Does Penguin really think readers will stop using their Kindles or buy the ebooks instead of using the library? Do they not understand library users at all? For example, my parents are heavy library users, they don’t buy books – ever. Amazon’s library solution was a great way for my parents to get and read books from the library on their Kindle where they can increase the font size. If they can’t get Penguin ebooks, if they even read any Penguin books, they will just check out the hard copy instead.

    As for me, I only get a few ebooks from the library, those that I think are too expensive to buy but that I still want to read. If they aren’t at the library. I won’t buy them, I won’t read them. I’ve only read 2 physical books in the 2+ years I’ve had my Kindle. I also have over 5,000 ebooks on my account thanks to indies, free books, and sales. I don’t ever need to purchase another book as long as I live.

    I know there are a lot of people who feel differently and don’t care how much they pay for ebooks. But I also know there are a lot of people like me who take advantage of indie, free, and sale books and have a price limit to what they’ll pay. There are also people who know that the books are available anyway, if you want to go the bit torrent route. I personally don’t do that, I don’t want to deal with the potential malware or virus, but there are a lot of people who will.

    The harder publishers like Penguin make it to get their books, the more people will find a way around them.

  • Elizabeth

    Publishers were complaining that readership was declining — but ereaders are now reversing that trend.

    Publishers concerned about declining sales — but ebooks are now a significant portion of their total sales. Both direct sales, indirectly through Apple, Amazon, and their own sites (like B&N), and to PUBLIC LIBRARIES.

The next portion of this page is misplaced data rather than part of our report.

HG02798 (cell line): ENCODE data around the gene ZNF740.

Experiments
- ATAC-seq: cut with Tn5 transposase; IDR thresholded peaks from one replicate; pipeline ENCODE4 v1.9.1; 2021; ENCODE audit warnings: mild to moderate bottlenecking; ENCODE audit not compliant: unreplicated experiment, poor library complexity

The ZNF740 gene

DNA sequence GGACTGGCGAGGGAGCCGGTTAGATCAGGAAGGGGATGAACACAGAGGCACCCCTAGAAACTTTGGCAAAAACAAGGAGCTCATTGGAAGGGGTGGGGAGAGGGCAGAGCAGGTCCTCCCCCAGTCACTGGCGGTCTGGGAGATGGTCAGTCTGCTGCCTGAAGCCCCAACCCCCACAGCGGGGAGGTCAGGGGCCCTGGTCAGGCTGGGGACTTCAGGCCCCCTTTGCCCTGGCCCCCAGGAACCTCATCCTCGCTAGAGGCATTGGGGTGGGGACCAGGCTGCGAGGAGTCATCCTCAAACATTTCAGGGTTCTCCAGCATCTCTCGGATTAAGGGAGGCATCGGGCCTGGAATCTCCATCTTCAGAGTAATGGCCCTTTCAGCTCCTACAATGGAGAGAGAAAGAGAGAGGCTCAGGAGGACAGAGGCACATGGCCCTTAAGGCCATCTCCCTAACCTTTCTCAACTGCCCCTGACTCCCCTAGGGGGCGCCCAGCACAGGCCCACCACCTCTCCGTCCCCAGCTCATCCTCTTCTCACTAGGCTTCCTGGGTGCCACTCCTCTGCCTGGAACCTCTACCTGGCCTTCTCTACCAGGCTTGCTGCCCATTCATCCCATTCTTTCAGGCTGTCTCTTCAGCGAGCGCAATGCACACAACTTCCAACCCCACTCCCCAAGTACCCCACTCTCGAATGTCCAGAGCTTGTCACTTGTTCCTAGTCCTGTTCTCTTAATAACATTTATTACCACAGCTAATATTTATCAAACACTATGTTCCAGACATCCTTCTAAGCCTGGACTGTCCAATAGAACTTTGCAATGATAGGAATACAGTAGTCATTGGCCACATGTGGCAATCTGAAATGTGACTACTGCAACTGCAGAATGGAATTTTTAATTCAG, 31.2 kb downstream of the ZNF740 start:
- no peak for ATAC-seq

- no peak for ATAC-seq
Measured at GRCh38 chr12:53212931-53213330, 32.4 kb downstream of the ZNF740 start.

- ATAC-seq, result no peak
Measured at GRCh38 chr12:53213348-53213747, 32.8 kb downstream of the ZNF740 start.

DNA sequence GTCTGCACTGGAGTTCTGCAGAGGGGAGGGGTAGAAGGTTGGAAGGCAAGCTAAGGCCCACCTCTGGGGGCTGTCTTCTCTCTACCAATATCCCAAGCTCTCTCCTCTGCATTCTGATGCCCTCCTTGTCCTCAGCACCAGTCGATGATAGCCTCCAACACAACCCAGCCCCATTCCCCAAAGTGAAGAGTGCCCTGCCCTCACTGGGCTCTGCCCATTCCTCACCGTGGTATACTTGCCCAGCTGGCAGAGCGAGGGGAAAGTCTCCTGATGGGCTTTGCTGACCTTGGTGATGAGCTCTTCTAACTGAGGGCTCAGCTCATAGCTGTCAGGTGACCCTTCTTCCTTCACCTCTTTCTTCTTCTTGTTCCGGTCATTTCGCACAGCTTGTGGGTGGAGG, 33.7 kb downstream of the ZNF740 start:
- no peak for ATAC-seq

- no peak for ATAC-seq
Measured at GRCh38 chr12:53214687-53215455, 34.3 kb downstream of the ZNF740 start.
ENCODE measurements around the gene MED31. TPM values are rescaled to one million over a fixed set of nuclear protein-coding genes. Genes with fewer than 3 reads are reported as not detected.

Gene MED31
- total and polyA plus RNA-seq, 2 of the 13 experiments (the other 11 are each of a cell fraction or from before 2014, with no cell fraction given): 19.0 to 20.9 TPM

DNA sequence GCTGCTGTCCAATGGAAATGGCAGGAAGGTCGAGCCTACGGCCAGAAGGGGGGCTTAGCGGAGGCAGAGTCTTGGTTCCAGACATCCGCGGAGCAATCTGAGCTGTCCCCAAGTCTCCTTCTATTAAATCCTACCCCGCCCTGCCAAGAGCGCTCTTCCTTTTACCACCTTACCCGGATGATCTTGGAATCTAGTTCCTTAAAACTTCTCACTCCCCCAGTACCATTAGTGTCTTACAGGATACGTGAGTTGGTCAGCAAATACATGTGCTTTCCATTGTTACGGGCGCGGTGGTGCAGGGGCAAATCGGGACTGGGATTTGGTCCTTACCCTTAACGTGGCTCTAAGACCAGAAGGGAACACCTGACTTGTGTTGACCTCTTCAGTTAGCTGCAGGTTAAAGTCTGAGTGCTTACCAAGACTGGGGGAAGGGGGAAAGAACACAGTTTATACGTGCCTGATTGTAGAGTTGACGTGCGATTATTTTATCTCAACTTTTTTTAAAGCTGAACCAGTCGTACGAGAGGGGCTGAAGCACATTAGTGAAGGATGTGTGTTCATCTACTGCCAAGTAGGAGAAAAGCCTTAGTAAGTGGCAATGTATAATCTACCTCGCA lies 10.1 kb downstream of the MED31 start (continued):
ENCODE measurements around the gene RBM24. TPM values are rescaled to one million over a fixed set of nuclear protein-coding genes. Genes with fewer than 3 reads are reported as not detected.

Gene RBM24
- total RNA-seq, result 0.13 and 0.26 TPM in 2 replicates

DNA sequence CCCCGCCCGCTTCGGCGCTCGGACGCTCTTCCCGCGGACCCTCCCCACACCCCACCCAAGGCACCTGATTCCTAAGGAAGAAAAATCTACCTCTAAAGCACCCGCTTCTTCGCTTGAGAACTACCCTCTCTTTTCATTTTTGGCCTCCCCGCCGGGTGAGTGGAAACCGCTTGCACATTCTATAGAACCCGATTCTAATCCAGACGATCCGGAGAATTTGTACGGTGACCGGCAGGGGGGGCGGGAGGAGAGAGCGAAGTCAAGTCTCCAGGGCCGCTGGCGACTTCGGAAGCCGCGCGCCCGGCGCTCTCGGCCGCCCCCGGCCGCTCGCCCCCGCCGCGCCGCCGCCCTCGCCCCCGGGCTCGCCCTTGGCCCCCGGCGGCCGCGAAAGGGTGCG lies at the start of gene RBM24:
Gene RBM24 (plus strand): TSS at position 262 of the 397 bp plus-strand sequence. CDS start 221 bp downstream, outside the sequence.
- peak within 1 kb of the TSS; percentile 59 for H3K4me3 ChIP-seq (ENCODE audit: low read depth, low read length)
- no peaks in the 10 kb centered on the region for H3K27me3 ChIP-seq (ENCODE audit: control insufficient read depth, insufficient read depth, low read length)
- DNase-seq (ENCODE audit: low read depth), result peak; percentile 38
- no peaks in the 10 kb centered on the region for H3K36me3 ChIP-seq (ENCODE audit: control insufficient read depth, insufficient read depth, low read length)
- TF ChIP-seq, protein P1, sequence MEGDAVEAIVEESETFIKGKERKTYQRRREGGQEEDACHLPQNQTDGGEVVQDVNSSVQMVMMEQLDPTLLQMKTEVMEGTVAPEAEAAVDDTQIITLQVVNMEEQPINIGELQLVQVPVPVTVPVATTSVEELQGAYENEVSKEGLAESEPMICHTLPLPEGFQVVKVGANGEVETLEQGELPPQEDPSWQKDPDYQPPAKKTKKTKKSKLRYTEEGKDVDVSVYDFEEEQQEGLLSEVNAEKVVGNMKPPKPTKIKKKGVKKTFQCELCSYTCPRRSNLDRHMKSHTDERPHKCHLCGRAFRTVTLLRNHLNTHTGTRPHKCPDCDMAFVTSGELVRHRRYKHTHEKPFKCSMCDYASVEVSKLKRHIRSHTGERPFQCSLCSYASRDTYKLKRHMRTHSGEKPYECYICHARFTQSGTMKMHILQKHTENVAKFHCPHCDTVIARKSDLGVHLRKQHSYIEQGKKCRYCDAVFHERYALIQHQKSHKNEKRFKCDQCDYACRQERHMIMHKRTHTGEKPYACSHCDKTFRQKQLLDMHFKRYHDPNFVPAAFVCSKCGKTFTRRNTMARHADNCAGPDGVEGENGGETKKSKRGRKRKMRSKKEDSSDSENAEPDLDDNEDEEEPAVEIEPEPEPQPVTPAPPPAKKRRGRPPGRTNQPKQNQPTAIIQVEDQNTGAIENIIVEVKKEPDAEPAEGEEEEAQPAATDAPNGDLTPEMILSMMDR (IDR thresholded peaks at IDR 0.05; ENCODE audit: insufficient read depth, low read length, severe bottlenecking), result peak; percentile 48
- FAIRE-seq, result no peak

Now I hear that…

    Borrowers should be required, they maintain, to be at the library when they borrow at the very least and even that is a minimum standard. As much friction as possible is desired so that eBooks do not become more convenient than paper books.

    Are they totally unaware of the global trend to instant access via phones and tablets? Are they unaware of an aging population who like the adjustable font sizes ereaders provide?

    Many people use public libraries for many reasons. But what does library ebook access via Overdrive provide for those using the free Kindle app (or otherwise)? Ability to access books any time 24/7. This is great for busy families. Great for any reader with vision limitations of any degree (aging eyes or other physical conditions). Wonderful for those with transportation limitations.

    My community has a WONDERFUL public library system. However, due to budget cuts they have shortened hours and days of service. So even if the library is closed I can often find the book I need or want to read.

    I participate in a great social online community (Ravelry.com). There are a lot of ereaders and audiobook listeners who depend on their public library for many of the reasons cited above. Some live in areas where travel to a large bookstore is time and cost-prohibitive. So they can check out a book at the local library and through Overdrive to determine if it is worthy of limited funds to order a book for personal purchase.

    The more that publishers fight the losing battle over ebooks library lending –using tools like Overdrive and Kindle– the more they antagonize and lose customers.

    P.S. They are already losing customers due to agency pricing which results in ebooks costing more than paperbacks. Do they want to lose library purchasing too?